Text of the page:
Your refusal to dissolve the Emergency Decree and return investigative authority to the police is a strong indication of a cover-up, in the face of numerous eyewitnesses and video evidence indicating that members of the Thai military are responsible for the more than 80 civilian deaths.  The CRES transfer of investigative authority away from the police department on April 20, 2010 put an immediate stop to the investigations by the Royal Thai Police, which were in progress.  The DSI is in possession of autopsy reports for all civilians, but none have been provided to the defense team for our clients or to the relatives of the victims, nor has the DSI provided the defense team with any close circuit video footage of the Demonstrations and their dispersal.  No member of the Thai Royal Army has been arrested or even interrogated, despite extensive photographic and video evidence clearly identifying soldiers who appear to be discharging their weapons into civilian crowds.  The DSI has never summoned other witnesses, including, for example, management personnel at buildings used by Army snipers to inquire into how troops obtained access to tactical positions atop those buildings, or authorities of the Bangkok Transit System to ascertain the identity of Army personnel who were videotaped atop the Sky Train on May 19.  Indeed, the DSI’s months of delay have resulted in stale evidence and a general difficulty identifying witnesses.

Indeed, the government has created an ongoing atmosphere of intimidation in Thailand, which discourages witnesses from speaking openly about the events.  The continuation of the Emergency Decree itself – which permits authorities to exercise extraordinary measures against suspects – creates an improper chilling effect.  At least three UDD guards have died of unnatural causes since the end of the Demonstrations.  CRES continues to use its powers to freeze assets of individuals associated with the Red Shirt movement, leading to fears of financial investigations in retaliation for unwelcome opposition.  Various incidents involving M79 and rocket-propelled grenade have been blamed on the Red Shirt movement by the state-controlled media, without evidentiary support.  The DSI recently dismissed credible allegations of financial wrongdoing involving funding to high-ranking members of the Democrat Party, signaling a continuation of the double standard employed by Thai authorities to the detriment of the Red Shirt movement.  All of these circumstances contribute to the reasonable appearance that your government cannot be entrusted to conduct an independent or impartial investigation into the civilian killings, while it holds the UDD leaders criminally responsible for the deaths.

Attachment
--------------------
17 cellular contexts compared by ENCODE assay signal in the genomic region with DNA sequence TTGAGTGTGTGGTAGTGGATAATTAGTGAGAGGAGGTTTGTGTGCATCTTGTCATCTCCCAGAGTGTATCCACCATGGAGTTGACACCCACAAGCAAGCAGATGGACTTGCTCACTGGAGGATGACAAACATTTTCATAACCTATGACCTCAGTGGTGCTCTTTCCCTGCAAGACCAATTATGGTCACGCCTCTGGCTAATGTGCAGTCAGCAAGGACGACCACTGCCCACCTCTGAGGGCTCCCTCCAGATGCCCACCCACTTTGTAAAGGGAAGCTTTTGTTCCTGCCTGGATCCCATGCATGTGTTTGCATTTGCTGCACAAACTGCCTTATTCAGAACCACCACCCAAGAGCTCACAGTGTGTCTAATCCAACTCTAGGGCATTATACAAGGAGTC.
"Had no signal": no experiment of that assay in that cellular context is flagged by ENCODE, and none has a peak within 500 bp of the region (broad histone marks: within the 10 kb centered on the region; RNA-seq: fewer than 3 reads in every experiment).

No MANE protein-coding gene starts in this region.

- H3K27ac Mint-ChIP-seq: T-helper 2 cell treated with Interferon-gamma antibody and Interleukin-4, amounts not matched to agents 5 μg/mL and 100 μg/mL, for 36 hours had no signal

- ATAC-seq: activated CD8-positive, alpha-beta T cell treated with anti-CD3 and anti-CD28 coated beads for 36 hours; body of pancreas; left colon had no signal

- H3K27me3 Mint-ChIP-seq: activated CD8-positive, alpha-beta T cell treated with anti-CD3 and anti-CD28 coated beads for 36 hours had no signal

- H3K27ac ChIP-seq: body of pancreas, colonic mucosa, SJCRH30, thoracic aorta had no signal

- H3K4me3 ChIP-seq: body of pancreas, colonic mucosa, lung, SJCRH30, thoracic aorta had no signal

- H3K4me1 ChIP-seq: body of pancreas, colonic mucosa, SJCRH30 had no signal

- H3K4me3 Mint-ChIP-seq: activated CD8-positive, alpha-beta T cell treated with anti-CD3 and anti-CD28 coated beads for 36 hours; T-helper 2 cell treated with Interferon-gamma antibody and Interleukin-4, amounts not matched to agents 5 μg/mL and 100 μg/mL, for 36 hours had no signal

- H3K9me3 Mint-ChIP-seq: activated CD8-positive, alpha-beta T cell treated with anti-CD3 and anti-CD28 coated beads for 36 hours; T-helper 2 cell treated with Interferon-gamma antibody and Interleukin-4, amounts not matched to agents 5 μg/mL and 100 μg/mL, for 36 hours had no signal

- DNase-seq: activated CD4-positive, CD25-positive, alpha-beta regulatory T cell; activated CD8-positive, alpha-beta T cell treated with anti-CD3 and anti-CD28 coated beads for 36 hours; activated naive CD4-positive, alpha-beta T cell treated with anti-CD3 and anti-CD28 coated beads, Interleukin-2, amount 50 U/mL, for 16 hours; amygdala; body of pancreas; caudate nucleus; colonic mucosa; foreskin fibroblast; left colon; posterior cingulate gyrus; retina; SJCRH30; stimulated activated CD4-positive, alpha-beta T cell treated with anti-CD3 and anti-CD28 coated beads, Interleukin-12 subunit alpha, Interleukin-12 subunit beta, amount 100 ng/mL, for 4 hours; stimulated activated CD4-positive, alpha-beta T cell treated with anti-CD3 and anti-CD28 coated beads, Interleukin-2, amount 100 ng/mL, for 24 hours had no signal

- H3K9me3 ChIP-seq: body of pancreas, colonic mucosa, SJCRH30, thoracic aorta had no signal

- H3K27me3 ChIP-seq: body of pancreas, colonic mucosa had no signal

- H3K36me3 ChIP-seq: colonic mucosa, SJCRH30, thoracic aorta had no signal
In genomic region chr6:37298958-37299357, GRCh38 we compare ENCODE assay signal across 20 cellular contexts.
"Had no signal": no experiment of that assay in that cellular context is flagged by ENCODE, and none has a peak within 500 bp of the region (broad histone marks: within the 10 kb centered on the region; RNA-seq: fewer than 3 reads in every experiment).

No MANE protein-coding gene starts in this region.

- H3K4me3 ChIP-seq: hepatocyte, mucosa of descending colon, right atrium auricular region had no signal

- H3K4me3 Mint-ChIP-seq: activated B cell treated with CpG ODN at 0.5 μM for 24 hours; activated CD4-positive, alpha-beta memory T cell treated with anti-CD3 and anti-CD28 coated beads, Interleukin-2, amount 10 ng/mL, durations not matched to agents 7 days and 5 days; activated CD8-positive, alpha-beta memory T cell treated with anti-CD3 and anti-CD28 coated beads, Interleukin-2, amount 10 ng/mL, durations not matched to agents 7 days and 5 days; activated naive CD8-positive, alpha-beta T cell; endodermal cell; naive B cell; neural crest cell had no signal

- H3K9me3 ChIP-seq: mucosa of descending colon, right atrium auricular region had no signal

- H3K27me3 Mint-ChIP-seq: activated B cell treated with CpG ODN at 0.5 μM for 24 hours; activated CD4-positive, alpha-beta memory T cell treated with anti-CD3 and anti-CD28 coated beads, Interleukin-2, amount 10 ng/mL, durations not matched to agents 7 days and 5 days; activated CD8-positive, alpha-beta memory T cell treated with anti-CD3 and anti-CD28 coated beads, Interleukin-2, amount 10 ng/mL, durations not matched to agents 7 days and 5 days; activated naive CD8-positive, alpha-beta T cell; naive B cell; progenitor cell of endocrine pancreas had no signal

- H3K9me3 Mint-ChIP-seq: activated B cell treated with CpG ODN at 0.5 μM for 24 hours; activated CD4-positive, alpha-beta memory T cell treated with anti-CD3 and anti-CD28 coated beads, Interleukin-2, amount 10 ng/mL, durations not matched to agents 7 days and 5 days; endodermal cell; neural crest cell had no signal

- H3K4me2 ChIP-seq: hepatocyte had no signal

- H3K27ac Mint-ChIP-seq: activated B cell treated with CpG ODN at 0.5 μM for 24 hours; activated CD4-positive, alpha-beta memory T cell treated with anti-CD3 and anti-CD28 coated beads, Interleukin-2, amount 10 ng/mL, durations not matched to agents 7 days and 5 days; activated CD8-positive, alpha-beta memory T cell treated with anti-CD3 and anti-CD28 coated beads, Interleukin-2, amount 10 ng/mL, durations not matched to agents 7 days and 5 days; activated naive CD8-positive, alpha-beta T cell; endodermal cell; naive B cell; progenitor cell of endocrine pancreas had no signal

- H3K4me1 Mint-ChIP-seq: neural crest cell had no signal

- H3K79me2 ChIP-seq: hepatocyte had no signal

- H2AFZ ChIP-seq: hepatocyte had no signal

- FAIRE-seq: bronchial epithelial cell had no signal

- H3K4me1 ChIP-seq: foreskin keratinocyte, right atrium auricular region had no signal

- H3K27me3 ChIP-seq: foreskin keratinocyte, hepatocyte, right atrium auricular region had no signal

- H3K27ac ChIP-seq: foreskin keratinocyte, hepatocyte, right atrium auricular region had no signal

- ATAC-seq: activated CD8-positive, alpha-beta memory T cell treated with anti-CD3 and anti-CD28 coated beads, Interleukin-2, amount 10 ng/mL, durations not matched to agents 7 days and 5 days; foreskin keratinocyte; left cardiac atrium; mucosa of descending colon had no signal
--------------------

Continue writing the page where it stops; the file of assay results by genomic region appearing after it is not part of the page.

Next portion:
We again remind you that failure to ensure a remedy for the victims of serious crimes such as extrajudicial and/or arbitrary killing can itself constitute a violation of the ICCPR.  Additionally, the Rome Statute that created the International Criminal Court imposes criminal responsibility against military and civilian superiors who fail to submit crimes against humanity for investigation and prosecution if they knowingly or consciously disregard information that clearly indicates the commission of such crimes by subordinates within their responsibility or control.  See Rome Statute, Art. 28(b)(III).  This doctrine is also a matter of customary international law, applicable to Thailand.

Given the conduct described above, it is apparent that there is a resolute unwillingness and inability on behalf of the Government of Thailand to conduct a thorough and independent investigation into these crimes against humanity.

We suggest that you govern yourself accordingly.

Sincerely,

Robert R. Amsterdam

AMSTERDAM & PEROFF LLP

LONDON, UNITED KINGDOM

cc:           Madam Navi Pillay (by email)

United Nations High Commissioner for Human Rights

Geneva, Switzerland

cc:           Mr. Geert-Jan Alexander Knoops (by email)

Knoops & Partners Advocaten

Amsterdam, The Netherlands

1 Comment
  1. Sep 23 2010

    While I agree with the content, I disagree with the delivery system of it by email.

    I would think, that at the least, it should have been delivered by double registered mail, to all parties, so that proof of delivery is received. It would be easy for Mr. Abhisit to, down the road, say he never read the email as he sent all your emails to the Internet black hole.

    The very best would be to have a process server hand deliver the letter to his office and get a receipt and some publicity, for it.

Comments are closed.